DEFINITION of 'Sector Analysis'

Sector analysis is an assessment of the economic and financial condition and prospects of a given sector of the economy. Sector analysis serves to provide an investor with a judgment about how well companies in the sector are expected to perform.

Sector analysis is typically employed by investors who specialize in a particular sector, or who use a top-down or sector rotation approach to investing. In the top-down approach, the most promising sectors are identified first, and then the investor reviews stocks within that sector to determine which ones will ultimately be purchased. A sector rotation strategy may be employed by investing in particular stocks or by employing sector-based exchange-traded funds.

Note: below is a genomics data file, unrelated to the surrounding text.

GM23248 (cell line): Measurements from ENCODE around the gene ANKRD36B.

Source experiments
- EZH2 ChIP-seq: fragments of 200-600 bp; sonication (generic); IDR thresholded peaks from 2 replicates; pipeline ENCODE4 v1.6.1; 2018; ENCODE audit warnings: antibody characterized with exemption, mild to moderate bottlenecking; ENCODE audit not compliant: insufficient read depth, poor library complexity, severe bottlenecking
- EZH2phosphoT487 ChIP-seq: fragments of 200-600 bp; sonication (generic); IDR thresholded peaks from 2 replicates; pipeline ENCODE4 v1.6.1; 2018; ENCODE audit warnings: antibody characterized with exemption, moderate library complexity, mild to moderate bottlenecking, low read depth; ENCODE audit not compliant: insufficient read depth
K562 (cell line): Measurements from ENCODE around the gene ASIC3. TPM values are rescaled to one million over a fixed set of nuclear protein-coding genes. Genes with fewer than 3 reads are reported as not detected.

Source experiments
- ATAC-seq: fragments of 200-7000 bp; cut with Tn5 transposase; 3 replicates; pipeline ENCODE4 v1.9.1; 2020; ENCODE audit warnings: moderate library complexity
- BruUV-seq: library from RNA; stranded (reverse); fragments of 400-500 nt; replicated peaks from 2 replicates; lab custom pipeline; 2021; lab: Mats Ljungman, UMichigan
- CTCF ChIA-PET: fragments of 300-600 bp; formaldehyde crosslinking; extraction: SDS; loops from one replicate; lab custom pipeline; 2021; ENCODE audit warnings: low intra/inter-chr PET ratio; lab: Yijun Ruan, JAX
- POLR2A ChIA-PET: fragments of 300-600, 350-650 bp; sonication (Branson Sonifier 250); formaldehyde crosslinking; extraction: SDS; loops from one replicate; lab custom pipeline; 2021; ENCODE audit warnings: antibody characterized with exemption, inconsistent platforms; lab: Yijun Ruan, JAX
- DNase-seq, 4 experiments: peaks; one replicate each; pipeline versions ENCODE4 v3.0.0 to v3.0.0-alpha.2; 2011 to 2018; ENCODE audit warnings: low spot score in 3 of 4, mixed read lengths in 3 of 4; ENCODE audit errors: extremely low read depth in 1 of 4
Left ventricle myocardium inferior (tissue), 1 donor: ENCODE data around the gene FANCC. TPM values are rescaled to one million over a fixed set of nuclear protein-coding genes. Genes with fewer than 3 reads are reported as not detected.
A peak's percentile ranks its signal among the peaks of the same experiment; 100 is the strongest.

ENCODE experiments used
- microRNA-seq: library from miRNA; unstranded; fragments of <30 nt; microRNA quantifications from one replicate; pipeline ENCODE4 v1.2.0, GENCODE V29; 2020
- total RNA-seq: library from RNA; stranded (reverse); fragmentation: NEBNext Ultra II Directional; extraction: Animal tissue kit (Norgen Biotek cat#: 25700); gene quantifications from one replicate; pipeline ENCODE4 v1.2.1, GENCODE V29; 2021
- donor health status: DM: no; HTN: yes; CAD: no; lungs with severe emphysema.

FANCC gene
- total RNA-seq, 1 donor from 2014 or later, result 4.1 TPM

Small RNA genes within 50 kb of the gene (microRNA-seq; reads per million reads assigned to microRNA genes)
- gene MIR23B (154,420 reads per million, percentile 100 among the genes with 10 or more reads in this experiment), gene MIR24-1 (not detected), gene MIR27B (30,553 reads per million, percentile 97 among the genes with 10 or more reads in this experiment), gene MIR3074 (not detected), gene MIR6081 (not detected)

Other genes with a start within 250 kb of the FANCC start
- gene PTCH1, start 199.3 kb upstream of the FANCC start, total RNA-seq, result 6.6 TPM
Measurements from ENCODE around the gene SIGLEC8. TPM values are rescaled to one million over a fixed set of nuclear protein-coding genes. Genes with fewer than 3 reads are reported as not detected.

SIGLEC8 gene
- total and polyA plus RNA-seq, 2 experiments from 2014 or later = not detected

BREAKING DOWN 'Sector Analysis'

Sector analysis is based on the premise that certain sectors perform better during different stages of the business cycle. Early in the business cycle, for example, interest rates are low and growth is beginning to pick up. During this stage, companies that benefit from low interest rates and increased borrowing often do well. These include companies in the Financial and Consumer Discretionary sectors. Late in an economic cycle, when growth is slowing, defensive sectors such as Utilities and Telecommunication Services often outperform.

In sector rotation strategies, investors may define sectors in a variety of ways. But a commonly used taxonomy is the Global Industry Classification Standard (GICS) developed by MSCI and Standard & Poor's. GICS consists of 11 sectors, which are broken down into 24 industry groups, 68 industries and 157 sub-industries. The Consumer Staples sector, for example, consists of three industry groups: 1) Food & Staples Retailing, 2) Food, Beverage & Tobacco, and 3) Household & Personal Products.